position."

          Thus  the NRA position achieved the following  legisla-
     tive result:

      1.  Liability on the gun owner for not using trigger  locks
          even if gun is stolen.

      2.  The  law contains no grandfather clause for  previously
          purchased handguns

      3.  The law is so broad that it even covers antique guns

      4.  A law that does not stop gun manufacturer lawsuits

      5.  Further alienation of the grassroots activists

          Shortly after passage of the bill and the signing of it
     into law by Gov.   Tom Ridge, the city of Philadelphia filed
     suit against the gun industry.

          Recently,  we  acquired the transcripts  of  the  floor
     debates on the amendments.  As you know, legislative  intent
     is very important to understand just what a particular piece
     of legislation is designed to do.   It is used many times to
     guide  court  decisions and to draft regulations.    A  very
     alarming exchange occurred between the maker of the  locking
     device amendment, House Judiciary Committee Chairman  Repub-
     lican Thomas Gannon, and anti-gun Democrat Andrew Carn:

     The SPEAKER pro tempore: On the amendment, the Chair  recog-
          nizes the gentleman from Philadelphia, Mr. Carn.

     Mr. CARN:  Thank you, Mr. Speaker.  Would the maker  of  the
          amendment stand for interrogation, please?

     The SPEAKER  pro tempore: The gentleman, Mr.  Gannon,  indi-

          cates  that he is willing to stand  for  interrogation.
          You may proceed.


     Mr. CARN.  Thank you, Mr. Speaker.  Under this amendment, if
          someone  is properly utilizing a trigger lock and  that
          gun  is subsequently taken and used in a crime, is  the
          owner  of that gun exempt from being sued? What is  his
          liability?

     Mr. GANNON:  Mr.  Speaker, I would have to say that,  in  my
          view, the owner would not be exempt from a lawsuit, but
          I  do not believe the owner would be held liable if  he
          was  exercising prudent and reasonable care in  use  of
          the  trigger  lock.  If a case or a lawsuit  was  filed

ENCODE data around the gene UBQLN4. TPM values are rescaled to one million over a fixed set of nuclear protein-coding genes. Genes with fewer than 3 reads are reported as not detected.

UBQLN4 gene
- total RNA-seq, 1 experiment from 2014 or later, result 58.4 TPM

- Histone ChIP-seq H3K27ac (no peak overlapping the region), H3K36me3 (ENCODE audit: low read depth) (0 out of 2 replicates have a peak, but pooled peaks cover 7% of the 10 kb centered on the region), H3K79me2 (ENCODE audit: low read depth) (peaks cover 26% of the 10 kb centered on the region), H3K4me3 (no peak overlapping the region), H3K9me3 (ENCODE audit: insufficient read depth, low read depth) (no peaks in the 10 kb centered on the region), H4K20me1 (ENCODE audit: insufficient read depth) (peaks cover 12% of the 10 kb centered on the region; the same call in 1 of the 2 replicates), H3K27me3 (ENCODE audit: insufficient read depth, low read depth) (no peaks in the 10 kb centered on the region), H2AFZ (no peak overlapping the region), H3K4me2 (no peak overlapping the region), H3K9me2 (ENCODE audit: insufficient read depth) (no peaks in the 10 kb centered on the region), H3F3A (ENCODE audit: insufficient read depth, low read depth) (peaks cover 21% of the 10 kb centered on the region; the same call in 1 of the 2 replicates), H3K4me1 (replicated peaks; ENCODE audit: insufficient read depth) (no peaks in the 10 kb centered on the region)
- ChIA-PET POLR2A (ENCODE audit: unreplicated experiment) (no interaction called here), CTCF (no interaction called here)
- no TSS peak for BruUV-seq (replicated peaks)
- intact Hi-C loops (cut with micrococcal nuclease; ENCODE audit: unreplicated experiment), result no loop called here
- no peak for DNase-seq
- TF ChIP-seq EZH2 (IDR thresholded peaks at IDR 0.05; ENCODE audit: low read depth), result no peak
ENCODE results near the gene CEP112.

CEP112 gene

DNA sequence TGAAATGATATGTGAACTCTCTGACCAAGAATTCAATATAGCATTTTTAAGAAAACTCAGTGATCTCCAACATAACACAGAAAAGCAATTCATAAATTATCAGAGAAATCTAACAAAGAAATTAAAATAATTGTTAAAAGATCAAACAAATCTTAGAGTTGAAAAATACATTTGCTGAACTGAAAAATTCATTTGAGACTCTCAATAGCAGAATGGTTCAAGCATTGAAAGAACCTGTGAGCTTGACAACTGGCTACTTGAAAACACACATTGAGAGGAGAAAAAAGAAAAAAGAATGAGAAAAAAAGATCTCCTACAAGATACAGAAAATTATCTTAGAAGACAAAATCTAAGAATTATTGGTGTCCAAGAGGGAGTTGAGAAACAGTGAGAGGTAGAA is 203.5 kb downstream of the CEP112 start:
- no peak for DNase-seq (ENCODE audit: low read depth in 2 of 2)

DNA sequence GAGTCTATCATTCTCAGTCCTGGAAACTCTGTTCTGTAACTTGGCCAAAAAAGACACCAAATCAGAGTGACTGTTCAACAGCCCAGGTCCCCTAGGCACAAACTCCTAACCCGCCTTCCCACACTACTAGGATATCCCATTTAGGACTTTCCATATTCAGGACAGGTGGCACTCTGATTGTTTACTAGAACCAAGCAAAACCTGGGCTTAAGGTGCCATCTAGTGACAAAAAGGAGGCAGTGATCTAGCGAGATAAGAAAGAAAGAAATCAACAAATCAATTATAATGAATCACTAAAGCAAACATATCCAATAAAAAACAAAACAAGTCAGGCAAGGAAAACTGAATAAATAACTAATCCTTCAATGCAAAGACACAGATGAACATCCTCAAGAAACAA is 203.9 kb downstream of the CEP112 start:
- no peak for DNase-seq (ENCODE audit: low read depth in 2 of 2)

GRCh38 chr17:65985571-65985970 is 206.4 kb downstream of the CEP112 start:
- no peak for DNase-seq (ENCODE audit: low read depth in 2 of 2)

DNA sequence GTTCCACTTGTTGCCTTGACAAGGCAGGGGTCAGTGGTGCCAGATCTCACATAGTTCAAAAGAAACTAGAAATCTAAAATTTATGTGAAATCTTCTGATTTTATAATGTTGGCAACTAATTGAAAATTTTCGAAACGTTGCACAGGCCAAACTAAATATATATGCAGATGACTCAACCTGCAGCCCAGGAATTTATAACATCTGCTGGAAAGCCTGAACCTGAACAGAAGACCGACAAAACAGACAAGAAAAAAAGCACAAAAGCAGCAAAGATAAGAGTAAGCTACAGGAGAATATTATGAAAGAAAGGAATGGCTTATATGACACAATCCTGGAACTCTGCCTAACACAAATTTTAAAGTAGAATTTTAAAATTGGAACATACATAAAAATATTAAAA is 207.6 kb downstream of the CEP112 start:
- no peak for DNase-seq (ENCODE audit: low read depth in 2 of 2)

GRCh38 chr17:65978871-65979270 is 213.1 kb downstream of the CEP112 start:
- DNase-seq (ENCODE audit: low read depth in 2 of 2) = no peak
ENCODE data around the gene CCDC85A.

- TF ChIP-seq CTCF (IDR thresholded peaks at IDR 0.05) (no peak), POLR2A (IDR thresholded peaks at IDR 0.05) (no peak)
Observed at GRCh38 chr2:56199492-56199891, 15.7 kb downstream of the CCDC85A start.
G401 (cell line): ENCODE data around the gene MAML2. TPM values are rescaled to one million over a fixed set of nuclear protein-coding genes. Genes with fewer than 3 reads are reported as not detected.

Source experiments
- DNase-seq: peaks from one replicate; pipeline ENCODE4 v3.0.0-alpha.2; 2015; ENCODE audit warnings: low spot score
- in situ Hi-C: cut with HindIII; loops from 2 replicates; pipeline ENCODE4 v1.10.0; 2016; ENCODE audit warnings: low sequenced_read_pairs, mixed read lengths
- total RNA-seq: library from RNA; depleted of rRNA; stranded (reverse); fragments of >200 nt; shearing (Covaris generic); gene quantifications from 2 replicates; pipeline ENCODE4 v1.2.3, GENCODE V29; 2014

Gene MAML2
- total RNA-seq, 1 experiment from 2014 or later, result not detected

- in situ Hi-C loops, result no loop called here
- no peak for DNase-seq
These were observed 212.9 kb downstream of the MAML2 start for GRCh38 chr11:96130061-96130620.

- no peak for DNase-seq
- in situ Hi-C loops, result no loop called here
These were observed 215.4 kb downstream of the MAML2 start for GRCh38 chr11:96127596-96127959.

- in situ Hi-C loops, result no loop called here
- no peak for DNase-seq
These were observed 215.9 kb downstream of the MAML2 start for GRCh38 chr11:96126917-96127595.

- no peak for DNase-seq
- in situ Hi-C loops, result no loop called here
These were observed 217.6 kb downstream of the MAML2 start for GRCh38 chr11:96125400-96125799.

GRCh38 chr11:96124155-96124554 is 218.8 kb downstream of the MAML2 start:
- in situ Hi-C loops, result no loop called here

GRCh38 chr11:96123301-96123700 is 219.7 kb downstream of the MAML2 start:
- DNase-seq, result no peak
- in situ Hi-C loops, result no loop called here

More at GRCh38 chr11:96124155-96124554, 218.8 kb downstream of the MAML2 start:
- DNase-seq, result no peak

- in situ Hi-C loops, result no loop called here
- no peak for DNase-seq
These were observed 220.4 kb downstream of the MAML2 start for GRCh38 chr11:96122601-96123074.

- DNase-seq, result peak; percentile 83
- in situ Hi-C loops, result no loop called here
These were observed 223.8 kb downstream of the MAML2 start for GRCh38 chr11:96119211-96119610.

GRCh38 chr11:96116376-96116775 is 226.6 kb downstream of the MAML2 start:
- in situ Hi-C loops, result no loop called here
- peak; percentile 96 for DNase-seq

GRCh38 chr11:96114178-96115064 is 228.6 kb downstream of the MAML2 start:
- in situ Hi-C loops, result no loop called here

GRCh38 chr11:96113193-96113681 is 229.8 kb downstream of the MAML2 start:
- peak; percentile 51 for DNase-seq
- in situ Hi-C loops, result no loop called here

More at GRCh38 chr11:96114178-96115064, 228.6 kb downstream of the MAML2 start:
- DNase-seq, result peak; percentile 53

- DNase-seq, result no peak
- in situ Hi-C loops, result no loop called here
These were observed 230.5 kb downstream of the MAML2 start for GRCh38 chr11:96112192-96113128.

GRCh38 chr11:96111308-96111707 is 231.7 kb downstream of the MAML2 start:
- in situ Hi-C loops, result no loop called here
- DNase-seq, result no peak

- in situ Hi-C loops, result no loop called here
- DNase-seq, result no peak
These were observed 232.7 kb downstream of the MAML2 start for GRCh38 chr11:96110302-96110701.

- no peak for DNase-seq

against  the owner on a theory of negligence, I do  not
          believe  the  owner would be  negligent  and  therefore
          responsible.

     Mr. CARN:  But is there any language that exempts the  owner
          from liability under those conditions?

     Mr. GANNON: There is not any language that would exempt  the
          owner,  but certainly in a court, that would be  a  de-
          fense  to any claim, and I believe that it would be  an
          absolute  defense if the owner established that he  was
          using  a trigger lock and was exercising the  care  re-
          quired.

     Mr. CARN.   Mr. Speaker, what does your amendment say as  it
          relates to antique guns? Do owners of antique guns have
          to also have trigger locks for their antique guns?

     Mr. GANNON: No, Mr. Speaker.

     Mr. CARN: Where is that language that states that, Mr.Speak-
          er?

     Mr. GANNON: Only if the person is purchasing an antique  gun
          from a dealer, that would require a trigger lock.

     Mr. CARN.   I was looking for language to that  effect.   Do
          you know- Could you point it out to me, please?

     Mr. GANNON: Yes.  The rule, as set out in the amendment,  is
          that  when  a licensee transfers a handgun, it  has  to
          have  a trigger lock, so it does not matter whether  or
          not it was an antique weapon or not.  It requires it.

     Mr. CARN.  So you are saying that all antique weapons, under
          this  amendment,  would also, under this law,  if  this
          became law, would be required to have a locking device?

     Mr. GANNON: Antique weapons would not be exempt.

     Mr. CARN.  Okay.  Thank you.  Another question, please: What
          happens if someone goes into a dealer shop to  purchase
          a  gun and at that particular time the dealer does  not
          have safety locks to sell? Is that dealer, if this  was
          law, able to sell that gun at that time?

     Mr. GANNON: No.

     Mr. CARN.  Thank you, Mr. Speaker.

     Mr. GANNON: Mr. Speaker, if I may, I want to make it  clear,
          because there was some confusion, this amendment,  this
          trigger  locking device, only applies to handguns,  not
          to long guns or rifles.  I think you are aware of that,

          but I wanted to make it clear on the record.